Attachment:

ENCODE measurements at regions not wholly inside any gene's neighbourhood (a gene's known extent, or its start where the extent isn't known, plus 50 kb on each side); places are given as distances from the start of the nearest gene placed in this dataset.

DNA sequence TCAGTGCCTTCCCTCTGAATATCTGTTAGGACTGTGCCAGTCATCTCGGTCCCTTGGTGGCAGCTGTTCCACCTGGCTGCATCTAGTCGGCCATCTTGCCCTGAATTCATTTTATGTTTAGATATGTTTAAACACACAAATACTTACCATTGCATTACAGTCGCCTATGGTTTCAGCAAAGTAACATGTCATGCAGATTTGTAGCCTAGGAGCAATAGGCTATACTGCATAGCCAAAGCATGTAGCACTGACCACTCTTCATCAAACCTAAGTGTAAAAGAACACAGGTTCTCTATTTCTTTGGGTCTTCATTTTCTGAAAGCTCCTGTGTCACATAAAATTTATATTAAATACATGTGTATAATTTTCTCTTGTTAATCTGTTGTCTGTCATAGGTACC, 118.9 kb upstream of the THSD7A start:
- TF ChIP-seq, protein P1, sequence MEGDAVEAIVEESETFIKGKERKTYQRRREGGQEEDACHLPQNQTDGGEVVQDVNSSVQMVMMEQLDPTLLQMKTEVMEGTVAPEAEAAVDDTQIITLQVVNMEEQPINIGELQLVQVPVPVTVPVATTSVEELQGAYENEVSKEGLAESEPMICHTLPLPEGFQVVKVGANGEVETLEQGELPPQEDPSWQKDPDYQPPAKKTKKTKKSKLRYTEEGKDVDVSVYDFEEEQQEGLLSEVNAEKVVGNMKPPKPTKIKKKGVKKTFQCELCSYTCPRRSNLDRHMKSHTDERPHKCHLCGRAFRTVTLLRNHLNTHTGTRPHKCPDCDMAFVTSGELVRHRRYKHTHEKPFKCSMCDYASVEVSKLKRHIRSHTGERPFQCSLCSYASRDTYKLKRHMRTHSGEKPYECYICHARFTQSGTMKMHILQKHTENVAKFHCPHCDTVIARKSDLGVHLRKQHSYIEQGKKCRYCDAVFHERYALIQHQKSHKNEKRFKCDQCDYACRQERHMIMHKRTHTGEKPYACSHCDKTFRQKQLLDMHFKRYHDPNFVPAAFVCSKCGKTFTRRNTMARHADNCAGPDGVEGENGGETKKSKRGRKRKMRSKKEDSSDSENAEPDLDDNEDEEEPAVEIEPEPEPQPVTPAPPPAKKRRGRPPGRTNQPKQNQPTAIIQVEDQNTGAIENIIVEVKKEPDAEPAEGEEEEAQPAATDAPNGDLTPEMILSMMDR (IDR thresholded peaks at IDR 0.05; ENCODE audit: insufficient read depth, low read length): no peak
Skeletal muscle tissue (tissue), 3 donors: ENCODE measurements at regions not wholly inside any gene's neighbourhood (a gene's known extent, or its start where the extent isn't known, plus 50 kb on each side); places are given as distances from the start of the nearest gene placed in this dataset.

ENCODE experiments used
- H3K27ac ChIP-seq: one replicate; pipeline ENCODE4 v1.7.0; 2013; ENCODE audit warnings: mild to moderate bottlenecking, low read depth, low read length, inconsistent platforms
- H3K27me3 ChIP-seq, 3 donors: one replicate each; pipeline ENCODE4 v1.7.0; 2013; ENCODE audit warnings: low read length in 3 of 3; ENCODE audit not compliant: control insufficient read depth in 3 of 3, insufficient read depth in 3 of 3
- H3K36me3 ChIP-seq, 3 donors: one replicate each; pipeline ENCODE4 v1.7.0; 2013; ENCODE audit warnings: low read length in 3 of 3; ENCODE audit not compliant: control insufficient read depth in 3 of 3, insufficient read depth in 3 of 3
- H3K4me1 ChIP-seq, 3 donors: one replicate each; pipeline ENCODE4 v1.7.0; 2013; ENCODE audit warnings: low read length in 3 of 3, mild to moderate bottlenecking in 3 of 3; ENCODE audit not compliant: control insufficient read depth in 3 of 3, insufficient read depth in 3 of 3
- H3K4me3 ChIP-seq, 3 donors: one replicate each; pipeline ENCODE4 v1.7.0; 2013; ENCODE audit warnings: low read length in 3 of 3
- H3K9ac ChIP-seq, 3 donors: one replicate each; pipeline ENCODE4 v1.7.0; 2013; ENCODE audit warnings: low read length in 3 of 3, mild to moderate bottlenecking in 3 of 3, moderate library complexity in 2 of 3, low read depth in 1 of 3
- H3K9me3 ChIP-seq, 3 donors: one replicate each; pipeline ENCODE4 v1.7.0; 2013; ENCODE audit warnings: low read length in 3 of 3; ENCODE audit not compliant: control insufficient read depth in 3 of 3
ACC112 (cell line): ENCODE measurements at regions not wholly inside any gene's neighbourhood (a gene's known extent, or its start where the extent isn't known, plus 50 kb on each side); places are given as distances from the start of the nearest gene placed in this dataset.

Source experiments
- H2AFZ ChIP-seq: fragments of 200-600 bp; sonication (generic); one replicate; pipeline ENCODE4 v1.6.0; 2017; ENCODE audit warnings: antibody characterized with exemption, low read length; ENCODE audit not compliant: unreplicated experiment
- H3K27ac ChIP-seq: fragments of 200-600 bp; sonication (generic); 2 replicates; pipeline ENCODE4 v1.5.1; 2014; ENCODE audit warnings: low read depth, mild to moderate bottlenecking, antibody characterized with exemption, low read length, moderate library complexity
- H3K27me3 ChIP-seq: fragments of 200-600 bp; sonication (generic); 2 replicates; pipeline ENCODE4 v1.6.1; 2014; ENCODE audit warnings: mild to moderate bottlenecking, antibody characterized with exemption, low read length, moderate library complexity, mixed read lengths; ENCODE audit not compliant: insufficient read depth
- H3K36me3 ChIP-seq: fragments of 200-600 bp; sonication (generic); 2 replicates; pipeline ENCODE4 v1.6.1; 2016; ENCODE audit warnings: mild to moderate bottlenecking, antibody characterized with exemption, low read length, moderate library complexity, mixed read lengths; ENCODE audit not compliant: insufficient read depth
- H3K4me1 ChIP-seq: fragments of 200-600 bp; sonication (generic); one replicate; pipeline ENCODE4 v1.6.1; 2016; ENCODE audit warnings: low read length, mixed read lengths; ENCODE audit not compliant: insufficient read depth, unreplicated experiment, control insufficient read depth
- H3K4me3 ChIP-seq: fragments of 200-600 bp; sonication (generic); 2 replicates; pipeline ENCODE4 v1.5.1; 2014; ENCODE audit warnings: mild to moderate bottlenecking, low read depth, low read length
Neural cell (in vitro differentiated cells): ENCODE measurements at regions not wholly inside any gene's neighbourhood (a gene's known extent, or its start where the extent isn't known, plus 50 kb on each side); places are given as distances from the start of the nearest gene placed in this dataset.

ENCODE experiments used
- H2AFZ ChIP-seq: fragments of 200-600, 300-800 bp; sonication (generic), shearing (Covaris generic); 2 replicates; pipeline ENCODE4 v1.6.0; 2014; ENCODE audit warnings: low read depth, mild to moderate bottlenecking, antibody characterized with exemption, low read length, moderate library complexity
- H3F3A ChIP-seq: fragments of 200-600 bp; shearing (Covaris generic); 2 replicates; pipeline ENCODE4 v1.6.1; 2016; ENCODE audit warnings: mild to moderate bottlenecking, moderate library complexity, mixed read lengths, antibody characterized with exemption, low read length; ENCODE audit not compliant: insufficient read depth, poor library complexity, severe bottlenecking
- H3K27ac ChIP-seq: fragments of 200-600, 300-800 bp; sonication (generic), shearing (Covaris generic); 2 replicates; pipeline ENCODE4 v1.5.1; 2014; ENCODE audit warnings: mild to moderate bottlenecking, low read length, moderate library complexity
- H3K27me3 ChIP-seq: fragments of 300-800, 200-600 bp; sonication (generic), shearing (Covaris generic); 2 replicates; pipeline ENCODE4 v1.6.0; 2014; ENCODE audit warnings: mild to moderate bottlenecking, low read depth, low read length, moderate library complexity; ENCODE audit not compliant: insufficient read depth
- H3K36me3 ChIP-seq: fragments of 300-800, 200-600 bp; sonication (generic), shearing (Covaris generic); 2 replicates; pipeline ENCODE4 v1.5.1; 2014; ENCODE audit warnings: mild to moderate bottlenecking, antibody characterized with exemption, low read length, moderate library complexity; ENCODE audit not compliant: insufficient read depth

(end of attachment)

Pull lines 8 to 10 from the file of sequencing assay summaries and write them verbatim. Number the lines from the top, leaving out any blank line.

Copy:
- H3K36me3 ChIP-seq, 3 donors: one replicate each; pipeline ENCODE4 v1.7.0; 2013; ENCODE audit warnings: low read length in 3 of 3; ENCODE audit not compliant: control insufficient read depth in 3 of 3, insufficient read depth in 3 of 3
- H3K4me1 ChIP-seq, 3 donors: one replicate each; pipeline ENCODE4 v1.7.0; 2013; ENCODE audit warnings: low read length in 3 of 3, mild to moderate bottlenecking in 3 of 3; ENCODE audit not compliant: control insufficient read depth in 3 of 3, insufficient read depth in 3 of 3
- H3K4me3 ChIP-seq, 3 donors: one replicate each; pipeline ENCODE4 v1.7.0; 2013; ENCODE audit warnings: low read length in 3 of 3